Donkey Kong is one of the most important games in the history of the industry for several reasons:
It was Nintendo's first successful video game.
It was the first video game Shigeru Miyamoto created. He's gone on to make most of Nintendo's major franchises including Mario, Zelda, Star Fox, Pikmin, and Animal Crossing.
It was the first game in which characters were developed before programming was started.
It was the first game which had a game designer who was not also the programmer.
It was the first game to feature Mario, the most popular video game character ever created.
However, it was also brought to America by a skeleton crew trying to keep the American arm of the business afloat. Nintendo's first stateside release, Radar Scope, was a complete failure. The company decided the best way to break into the American market was to use an instantly recognizable character: Popeye the Sailor.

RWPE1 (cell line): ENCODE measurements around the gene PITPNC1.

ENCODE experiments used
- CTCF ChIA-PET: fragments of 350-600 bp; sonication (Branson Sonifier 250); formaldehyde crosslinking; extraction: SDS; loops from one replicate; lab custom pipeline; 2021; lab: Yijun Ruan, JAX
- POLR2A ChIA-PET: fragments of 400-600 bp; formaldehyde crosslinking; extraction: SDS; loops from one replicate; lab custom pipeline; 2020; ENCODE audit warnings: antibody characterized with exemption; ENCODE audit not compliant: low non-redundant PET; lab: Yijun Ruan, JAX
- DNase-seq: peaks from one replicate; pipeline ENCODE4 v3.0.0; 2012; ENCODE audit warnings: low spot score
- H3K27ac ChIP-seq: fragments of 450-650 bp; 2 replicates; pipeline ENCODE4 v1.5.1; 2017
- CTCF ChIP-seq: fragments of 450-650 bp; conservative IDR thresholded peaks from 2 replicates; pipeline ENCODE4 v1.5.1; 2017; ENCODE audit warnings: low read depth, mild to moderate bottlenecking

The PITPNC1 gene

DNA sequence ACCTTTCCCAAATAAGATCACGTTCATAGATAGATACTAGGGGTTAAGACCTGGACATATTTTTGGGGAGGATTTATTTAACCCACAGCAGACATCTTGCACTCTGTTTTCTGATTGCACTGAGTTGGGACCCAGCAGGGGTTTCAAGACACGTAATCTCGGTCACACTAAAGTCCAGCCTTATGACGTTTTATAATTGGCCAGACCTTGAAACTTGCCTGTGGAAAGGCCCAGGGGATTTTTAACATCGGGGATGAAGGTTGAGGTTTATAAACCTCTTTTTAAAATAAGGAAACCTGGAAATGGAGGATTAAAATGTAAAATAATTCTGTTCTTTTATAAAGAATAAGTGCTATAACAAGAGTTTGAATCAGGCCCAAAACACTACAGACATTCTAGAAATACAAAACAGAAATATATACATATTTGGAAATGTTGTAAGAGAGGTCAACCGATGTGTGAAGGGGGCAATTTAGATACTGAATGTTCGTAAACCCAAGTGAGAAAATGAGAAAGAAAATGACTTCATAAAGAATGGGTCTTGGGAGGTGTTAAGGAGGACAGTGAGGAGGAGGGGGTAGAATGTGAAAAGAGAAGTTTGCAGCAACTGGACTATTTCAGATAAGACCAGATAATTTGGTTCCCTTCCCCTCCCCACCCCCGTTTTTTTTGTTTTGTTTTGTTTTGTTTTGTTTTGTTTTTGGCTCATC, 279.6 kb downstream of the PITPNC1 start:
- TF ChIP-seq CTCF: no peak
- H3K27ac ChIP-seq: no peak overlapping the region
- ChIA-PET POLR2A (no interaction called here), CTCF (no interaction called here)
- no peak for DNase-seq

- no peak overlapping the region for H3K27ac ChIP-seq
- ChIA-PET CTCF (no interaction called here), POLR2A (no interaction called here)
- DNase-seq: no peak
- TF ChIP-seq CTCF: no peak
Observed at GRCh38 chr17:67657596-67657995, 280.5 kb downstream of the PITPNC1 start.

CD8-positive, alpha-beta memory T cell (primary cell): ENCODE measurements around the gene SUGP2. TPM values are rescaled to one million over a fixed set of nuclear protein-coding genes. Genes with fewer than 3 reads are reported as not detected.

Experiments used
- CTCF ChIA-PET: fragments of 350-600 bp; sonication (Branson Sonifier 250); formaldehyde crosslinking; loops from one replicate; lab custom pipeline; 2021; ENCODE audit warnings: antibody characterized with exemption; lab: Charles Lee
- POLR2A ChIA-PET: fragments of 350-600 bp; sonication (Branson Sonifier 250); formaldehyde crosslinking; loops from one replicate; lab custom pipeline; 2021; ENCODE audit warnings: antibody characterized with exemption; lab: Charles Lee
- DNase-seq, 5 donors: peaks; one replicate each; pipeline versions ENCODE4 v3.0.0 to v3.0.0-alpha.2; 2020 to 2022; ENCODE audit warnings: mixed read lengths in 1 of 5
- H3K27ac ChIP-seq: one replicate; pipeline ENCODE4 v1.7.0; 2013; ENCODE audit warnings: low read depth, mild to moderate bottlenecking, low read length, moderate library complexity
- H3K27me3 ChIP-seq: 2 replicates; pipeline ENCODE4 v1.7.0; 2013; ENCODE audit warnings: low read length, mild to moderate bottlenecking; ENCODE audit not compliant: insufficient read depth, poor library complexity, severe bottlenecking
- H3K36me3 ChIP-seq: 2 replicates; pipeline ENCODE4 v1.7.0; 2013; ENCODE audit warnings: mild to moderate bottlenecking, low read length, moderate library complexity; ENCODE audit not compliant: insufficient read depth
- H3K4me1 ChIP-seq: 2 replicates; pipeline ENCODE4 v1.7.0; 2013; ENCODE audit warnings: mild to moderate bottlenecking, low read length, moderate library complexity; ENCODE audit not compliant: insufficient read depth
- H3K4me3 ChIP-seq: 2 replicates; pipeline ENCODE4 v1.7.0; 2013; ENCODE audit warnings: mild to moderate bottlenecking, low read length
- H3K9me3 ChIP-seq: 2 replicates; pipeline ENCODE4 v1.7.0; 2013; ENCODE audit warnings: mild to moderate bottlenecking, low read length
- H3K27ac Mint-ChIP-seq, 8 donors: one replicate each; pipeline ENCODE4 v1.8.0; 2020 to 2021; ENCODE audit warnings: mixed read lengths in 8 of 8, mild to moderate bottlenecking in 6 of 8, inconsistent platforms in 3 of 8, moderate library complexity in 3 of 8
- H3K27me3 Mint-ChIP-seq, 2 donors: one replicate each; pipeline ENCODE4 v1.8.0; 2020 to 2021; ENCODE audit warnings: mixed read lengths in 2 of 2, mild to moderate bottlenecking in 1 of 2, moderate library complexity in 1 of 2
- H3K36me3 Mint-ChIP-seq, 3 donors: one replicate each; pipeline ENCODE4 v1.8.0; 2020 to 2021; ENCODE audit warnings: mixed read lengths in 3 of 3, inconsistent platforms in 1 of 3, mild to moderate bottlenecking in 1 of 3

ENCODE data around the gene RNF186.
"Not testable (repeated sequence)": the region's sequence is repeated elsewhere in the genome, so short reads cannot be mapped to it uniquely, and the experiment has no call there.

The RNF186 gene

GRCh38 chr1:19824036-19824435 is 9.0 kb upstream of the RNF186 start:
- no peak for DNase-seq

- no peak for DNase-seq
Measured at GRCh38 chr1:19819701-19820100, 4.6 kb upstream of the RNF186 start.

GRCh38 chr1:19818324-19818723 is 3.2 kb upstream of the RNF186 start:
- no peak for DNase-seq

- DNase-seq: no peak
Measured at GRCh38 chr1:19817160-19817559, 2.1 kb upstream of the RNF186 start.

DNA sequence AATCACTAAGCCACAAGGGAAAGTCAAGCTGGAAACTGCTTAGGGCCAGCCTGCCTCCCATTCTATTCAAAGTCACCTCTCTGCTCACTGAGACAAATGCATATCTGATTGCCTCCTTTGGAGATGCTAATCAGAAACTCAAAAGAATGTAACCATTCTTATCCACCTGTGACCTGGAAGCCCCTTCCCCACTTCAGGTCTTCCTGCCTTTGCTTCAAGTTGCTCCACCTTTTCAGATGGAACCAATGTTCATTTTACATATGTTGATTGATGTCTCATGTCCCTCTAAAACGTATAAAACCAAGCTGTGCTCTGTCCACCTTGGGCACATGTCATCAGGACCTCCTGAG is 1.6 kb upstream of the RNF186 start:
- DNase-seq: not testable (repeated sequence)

Yes, this was supposed to be the game to save Nintendo.
While they were waiting for the licensing rights to Popeye, leftover Radar Scope cabinets were converted to play a new game, Donkey Kong. No one knew how important Donkey Kong would be to Nintendo and the industry in general, so precise records weren't kept.
Until recently, the predominant theory was one of mistranslation. When the game art was being translated into English, the "m" in "Monkey" was replaced with a "d," creating "Donkey Kong." However, both the American and Japanese versions of the game used the same name.
A few years ago Shigeru Miyamoto set the record straight. When he was trying to find a word that meant "stubborn" he reached for a Japanese/English dictionary and found the word "donkey." He paired this with the word "kong" from King Kong to bring to mind monkeys. The title was supposed to be interpreted by players as "stubborn monkey."
There was one important change in the translation: In the Japanese version of the game the player's character was called "Jumpman," but this was changed to Mario for American cabinets in honor of the landlord for Nintendo of America's offices, Mario Segale.
Posted 1256 day ago